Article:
We All Need Rules (Just Don’t Let the Kids Pick Them)

Every school seems to have its own rules, procedures, and routines. There are subtle differences among the schools but they pretty much all have the same things in common.

We expect our students to keep their hands to themselves and to be respectful.

Some schools will spell these rules out and have them posted in the front hall. In other schools the rules are implied and each classroom has its own set of rules posted.

I expect my students to behave in a certain way, so I don’t have a set of rules posted in my room. I have a list of expectations. These expectations are clear and succinct and read as follows . . .

β€œIn this class, we. . . 


Respect – each other, property, rules 


Cooperate 


Do Our Work! 


Do Our Best!” 

I like how those rules are simple to understand and remember. They pretty much cover every action and move beyond the hands off, be respectful policy seen in most schools. They illustrate the need to cooperate, put it a solid effort, and to get the work done in the classroom.

I have seen school rules written in complete sentences before such as this brief list. . .

“Our rules are fair and reasonable.  We ALL have to follow them. They are posted for all to see. 


We will use respectful actions and words. 


We will keep our hands to ourselves and respect the property, belongings, and feelings of others. 


We will be responsible participants at school. 


Our rules are supported by the principal, vice-principal, staff, and students.”

Once again, another great set of rules. I like how this one has a rule that pretty much shows bullying is not to be tolerated.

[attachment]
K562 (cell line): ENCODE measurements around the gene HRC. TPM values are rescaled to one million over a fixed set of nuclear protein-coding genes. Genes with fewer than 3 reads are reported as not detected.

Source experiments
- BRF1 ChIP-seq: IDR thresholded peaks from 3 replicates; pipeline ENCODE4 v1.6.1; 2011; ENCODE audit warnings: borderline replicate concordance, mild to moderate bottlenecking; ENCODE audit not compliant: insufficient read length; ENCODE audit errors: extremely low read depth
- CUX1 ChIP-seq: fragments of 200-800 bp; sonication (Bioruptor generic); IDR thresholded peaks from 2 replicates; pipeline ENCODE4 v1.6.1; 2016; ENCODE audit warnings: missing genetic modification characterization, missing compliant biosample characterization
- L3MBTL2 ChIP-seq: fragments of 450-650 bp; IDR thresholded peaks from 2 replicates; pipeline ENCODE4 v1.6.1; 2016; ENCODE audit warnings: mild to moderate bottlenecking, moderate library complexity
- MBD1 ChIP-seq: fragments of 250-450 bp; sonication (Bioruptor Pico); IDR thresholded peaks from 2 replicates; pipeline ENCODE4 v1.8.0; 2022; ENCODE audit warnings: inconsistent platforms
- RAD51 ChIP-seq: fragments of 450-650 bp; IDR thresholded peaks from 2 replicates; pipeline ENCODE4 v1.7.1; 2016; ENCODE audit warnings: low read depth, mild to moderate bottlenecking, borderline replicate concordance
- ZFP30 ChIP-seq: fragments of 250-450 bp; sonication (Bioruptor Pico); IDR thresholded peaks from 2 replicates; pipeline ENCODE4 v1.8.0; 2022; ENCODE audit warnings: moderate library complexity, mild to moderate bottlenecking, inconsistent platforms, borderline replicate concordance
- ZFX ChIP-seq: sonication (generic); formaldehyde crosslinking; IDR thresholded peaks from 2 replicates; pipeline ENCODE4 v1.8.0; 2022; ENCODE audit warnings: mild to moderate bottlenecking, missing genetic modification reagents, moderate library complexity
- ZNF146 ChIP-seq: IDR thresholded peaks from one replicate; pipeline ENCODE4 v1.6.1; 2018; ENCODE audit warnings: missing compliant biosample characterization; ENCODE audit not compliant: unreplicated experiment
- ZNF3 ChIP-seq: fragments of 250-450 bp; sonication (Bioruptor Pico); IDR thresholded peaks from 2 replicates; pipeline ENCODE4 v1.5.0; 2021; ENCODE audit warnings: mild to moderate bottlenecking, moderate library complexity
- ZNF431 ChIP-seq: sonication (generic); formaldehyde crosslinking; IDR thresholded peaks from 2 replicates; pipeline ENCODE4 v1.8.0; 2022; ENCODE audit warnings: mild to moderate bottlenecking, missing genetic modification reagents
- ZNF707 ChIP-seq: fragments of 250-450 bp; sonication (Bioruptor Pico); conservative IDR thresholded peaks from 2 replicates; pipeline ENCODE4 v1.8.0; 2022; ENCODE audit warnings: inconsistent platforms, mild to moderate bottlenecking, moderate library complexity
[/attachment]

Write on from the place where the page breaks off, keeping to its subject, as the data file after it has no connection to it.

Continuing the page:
Some schools are now developing what they call “The Big Five” and drafting these new rules with help from the students. I really don’t think this is a good idea, and I’ll tell you why.

You don’t get to choose the rules anywhere else in life. I can’t make up my own rules when I’m driving on the highway. I have to accept the rules when I step on the soccer field and play in a house league. I can think of many other examples to illustrate this point.

Educators know what rules should be enforced and ultimately have the best interests of the children in mind.

Our students are well aware of how they should behave in school but they might not be the best ones to draft up the rules. We could end up with something as extreme as Lord of the Flies or we could end up with a list of privileges and entitlements that allow our students to engage in activities that take away from the reason they are there – to learn.

Nonetheless, it’s a good idea to open up a discussion about rules, their importance, and why each schools needs their own set of rules.

Just leave the final drafting of those rules to the teachers and the principal.

Please!

What are your thoughts? 


Does your school have a “Big Five?”


Does it work? 


What would you change? 


Please leave a comment below and add to the discussion.